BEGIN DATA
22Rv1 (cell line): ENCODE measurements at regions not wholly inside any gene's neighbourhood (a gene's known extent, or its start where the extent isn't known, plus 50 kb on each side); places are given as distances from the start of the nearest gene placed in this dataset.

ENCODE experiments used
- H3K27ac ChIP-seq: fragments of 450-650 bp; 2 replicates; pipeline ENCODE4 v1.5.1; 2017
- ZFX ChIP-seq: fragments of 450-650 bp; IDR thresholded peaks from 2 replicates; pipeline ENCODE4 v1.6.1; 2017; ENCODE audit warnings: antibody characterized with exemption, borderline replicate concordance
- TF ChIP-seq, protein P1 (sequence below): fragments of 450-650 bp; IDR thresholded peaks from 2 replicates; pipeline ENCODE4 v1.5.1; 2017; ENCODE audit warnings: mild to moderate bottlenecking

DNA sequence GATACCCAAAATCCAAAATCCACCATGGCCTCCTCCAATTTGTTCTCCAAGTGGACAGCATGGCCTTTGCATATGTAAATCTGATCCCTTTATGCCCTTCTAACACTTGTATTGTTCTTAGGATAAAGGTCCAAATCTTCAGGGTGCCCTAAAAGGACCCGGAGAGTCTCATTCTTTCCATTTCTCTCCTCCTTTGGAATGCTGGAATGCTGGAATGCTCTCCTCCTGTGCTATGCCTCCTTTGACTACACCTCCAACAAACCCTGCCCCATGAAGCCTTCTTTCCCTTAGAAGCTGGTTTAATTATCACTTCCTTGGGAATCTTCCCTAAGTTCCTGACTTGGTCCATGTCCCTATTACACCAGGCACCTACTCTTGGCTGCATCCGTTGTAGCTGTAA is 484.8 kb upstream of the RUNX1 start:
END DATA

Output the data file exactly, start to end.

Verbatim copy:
22Rv1 (cell line): ENCODE measurements at regions not wholly inside any gene's neighbourhood (a gene's known extent, or its start where the extent isn't known, plus 50 kb on each side); places are given as distances from the start of the nearest gene placed in this dataset.

ENCODE experiments used
- H3K27ac ChIP-seq: fragments of 450-650 bp; 2 replicates; pipeline ENCODE4 v1.5.1; 2017
- ZFX ChIP-seq: fragments of 450-650 bp; IDR thresholded peaks from 2 replicates; pipeline ENCODE4 v1.6.1; 2017; ENCODE audit warnings: antibody characterized with exemption, borderline replicate concordance
- TF ChIP-seq, protein P1 (sequence below): fragments of 450-650 bp; IDR thresholded peaks from 2 replicates; pipeline ENCODE4 v1.5.1; 2017; ENCODE audit warnings: mild to moderate bottlenecking

DNA sequence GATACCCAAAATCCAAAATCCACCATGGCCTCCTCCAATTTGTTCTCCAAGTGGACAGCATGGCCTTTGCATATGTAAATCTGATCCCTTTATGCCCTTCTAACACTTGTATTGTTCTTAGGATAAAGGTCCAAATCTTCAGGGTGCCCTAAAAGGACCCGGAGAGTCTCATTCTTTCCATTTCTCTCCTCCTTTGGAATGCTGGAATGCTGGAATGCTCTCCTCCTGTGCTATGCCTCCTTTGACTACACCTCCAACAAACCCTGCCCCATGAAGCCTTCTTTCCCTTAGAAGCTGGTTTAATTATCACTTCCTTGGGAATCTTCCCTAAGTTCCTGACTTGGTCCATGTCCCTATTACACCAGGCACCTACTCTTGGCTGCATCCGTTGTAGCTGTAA is 484.8 kb upstream of the RUNX1 start: